Verizon added 226,000 TV subscribers for a total of 943,000 at the end of 2007. The company said it now has over 1 million Fios TV customers. Verizon hit the 1 million subscriber mark for its Fios broadband service in late June. Back then it reported it 500,000 Fios TV subscribers. The company said it added about 245,000 Fios broadband subscribers in the fourth quarter, bringing its total broadband customer base to 8.2 billion at the end of the year.
Even as Verizon grows the company is still seeing a slowdown in its traditional long distance business, and the company plans to tighten its belt as it continues to focus on its wireless and Fios broadband businesses.
“A free download that can cut Windows Vista’s gargantuan footprint by half or more is developing a big following on the Internet. vLite is a configuration tool that lets users automatically delete a lot of unnecessary Vista components — such as Windows Media Player and MSN installer — to pare the OS down to a reasonable size. The software is catching on. An InformationWeek story notes that a forum that asks users to suggest new features has drawn nearly 50,000 page views. Meanwhile, Microsoft officials have themselves conceded that Vista is “bloated” and are developing the next version of Windows on a core called MinWin, which is smaller than Vista by an order of magnitude.”
On the stage the night he conceded the New Hampshire primary, Barack Obama looked exhausted. Closing his eyes for a moment, he leaned back on his wife, Michelle, who encircled his waist with one arm, giving him a squeeze, while pumping her other fist in the air, as if in victory. If anything, Michelle looked, in the words of her husband’s campaign slogan, “fired up” and “ready to go”.
Obama leans on his wife in many ways — for support, for advice, for grounding and increasingly for her fighting words. In an increasingly nasty race that seems to pit the Illinois Senator against not just a former First Lady but her ex-President husband as well, Obama needs Michelle more than ever. This week, for the first time since Barack Obama launched his campaign 11 months ago, Michelle Obama has left the couple’s two young girls at home with her mother and hit the campaign trail full-time. While she’s no Bill Clinton, Obama does have sharp elbows. One of her more pointed remarks is about how “things have gotten continually worse over my lifetime,” implying the Clinton era did little to help “regular folks” like her and her family. And in a forcefully worded fund-raising letter sent out Thursday, she says, “What we didn’t expect, at least not from our fellow Democrats, are the win-at-all-costs tactics we’ve seen recently. We didn’t expect misleading accusations that willfully distort Barack’s record… We’ve seen disingenuous attacks and smear tactics turn people off from the political process for too long, and enough is enough.”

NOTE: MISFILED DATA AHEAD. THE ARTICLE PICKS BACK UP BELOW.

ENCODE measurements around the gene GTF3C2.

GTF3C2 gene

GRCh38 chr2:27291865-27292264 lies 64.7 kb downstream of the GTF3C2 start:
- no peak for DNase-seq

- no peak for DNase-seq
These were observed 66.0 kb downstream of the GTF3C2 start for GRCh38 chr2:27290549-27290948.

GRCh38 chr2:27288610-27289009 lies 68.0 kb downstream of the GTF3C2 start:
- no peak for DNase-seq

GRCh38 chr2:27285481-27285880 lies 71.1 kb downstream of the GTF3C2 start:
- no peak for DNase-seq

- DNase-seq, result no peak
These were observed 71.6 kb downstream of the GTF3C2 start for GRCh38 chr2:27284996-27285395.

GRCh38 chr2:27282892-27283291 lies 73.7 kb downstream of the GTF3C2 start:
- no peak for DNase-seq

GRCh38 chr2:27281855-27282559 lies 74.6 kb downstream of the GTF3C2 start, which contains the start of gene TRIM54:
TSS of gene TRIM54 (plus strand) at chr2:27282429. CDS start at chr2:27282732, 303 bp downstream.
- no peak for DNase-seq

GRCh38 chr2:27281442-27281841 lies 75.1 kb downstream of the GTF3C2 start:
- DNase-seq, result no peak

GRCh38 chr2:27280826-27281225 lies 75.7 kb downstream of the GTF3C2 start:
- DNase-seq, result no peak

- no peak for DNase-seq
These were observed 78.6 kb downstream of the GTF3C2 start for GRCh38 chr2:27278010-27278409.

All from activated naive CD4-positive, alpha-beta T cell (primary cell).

But more importantly, as she tours South Carolina, speaking on behalf of her husband, she has become the real-life example of Obama’s soaring rhetoric. “I was raised in a working class family on the South Side of Chicago, that’s how I identify myself, a working class girl,” Michelle told a group of students at the University of South Carolina Wednesday. “My mother came home and took care of us through high school, my father was a city shift worker who took care of us all his life. The only amazing thing about my life is that a man like my father could raise a family of four on a single city worker’s salary.”
Obama’s conventional background contrasts with her husband’s childhood, growing up between Hawaii and Indonesia, to which few of his supporters can relate. Where Barack Obama’s speeches are all about soaring rhetoric, with very few mentions of his personal upbringing, his wife focuses on her childhood, telling her story from the ground up. “You think of my parents who didn’t go to college, who sent not one but two of us to Princeton, my brother and I,” she told the 200 or so students that came to hear her speak. “And the one thing that is clear to me as I’ve traveled the country is the story of my father is the story of America, I don’t care what color what folks are, I don’t care if they grew up on a farm or in the inner city.”
Not surprisingly, Michelle Obama resonates especially with black women, many of whom are torn between voting for the first woman President or the first black President. While Obama tries not to focus on race or the historic nature of his candidacy, his wife has no such qualms. In front of black audiences, like one at Benedict College in Columbia, she takes on a much more strident tone. There on Sunday she marveled at how a “little black girl from the south side of Chicago” could be “the next First Lady,” she told the audience to a standing ovation — one of four she received during her that speech.